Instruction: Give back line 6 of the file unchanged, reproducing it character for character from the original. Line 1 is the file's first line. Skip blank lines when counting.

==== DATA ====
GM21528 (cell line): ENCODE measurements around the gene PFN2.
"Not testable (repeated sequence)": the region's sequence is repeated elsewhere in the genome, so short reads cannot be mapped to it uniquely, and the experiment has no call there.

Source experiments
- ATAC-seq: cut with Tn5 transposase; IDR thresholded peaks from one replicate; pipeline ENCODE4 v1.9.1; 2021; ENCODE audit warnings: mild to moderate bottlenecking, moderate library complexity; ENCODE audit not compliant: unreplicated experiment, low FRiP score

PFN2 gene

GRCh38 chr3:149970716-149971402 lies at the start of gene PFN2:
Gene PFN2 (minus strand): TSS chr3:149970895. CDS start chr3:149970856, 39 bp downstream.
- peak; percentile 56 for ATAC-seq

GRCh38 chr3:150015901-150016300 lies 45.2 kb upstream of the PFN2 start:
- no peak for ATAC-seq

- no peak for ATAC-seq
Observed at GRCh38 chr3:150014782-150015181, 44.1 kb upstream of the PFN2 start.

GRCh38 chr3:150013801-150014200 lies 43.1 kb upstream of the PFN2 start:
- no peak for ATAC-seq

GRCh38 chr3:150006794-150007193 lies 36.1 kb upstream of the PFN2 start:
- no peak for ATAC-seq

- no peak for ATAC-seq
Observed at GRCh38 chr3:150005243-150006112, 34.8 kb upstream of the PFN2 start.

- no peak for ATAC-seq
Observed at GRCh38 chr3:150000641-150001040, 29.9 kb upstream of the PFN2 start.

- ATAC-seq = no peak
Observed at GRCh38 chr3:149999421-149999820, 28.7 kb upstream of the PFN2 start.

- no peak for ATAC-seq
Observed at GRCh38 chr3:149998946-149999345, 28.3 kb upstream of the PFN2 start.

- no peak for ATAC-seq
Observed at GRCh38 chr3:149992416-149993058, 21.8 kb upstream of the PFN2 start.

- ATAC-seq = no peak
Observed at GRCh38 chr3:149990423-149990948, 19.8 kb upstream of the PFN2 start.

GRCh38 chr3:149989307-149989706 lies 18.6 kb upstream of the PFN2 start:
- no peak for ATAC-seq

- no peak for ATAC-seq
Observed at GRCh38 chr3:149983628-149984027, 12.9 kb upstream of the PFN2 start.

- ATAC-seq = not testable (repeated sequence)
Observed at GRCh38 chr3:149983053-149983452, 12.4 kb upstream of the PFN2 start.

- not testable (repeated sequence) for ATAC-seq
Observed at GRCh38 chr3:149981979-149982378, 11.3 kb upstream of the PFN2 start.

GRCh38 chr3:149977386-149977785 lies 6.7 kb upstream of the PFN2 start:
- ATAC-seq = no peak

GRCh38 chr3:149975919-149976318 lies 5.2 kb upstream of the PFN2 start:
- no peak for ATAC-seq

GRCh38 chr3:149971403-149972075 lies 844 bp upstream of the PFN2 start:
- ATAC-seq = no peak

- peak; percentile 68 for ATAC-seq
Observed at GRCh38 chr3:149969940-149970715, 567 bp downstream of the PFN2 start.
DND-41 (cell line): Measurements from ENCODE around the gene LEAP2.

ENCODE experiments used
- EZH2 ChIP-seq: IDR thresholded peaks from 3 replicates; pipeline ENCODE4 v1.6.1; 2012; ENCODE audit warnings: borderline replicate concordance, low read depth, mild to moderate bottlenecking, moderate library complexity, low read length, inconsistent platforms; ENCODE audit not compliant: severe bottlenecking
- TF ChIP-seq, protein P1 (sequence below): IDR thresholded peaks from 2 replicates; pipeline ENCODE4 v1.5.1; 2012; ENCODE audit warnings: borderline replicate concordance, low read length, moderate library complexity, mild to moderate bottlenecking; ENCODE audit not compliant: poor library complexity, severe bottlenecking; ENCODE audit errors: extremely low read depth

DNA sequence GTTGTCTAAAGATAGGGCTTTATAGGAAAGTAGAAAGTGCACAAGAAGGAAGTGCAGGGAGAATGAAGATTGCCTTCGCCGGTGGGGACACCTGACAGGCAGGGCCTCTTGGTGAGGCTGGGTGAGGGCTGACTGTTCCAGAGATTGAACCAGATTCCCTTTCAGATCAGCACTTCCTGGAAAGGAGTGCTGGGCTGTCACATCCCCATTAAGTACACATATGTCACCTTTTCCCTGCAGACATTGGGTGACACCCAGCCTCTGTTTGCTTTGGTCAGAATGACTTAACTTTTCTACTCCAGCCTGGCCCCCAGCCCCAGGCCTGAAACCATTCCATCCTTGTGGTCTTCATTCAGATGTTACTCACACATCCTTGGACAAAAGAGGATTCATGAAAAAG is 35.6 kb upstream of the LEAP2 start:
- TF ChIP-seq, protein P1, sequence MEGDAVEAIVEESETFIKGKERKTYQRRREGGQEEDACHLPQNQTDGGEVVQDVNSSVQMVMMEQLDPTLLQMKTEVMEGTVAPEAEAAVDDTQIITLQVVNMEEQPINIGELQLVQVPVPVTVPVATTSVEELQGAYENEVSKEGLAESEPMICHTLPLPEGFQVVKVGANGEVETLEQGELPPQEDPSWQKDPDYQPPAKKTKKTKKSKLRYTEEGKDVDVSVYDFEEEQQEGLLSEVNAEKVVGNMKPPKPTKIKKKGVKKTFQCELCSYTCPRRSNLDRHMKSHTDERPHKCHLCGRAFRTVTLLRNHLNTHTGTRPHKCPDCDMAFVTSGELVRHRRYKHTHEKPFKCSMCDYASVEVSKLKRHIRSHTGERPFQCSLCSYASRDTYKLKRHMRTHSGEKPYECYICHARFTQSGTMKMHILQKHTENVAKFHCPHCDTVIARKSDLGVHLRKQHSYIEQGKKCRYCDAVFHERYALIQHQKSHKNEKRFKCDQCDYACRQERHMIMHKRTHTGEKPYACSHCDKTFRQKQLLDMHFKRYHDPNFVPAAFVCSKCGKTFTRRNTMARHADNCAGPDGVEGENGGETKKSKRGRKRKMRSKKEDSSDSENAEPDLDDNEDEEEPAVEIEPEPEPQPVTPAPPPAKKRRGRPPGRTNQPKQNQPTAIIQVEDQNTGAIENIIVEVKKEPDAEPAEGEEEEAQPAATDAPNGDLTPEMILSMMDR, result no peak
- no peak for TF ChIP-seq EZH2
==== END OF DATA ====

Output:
GRCh38 chr3:149970716-149971402 lies at the start of gene PFN2: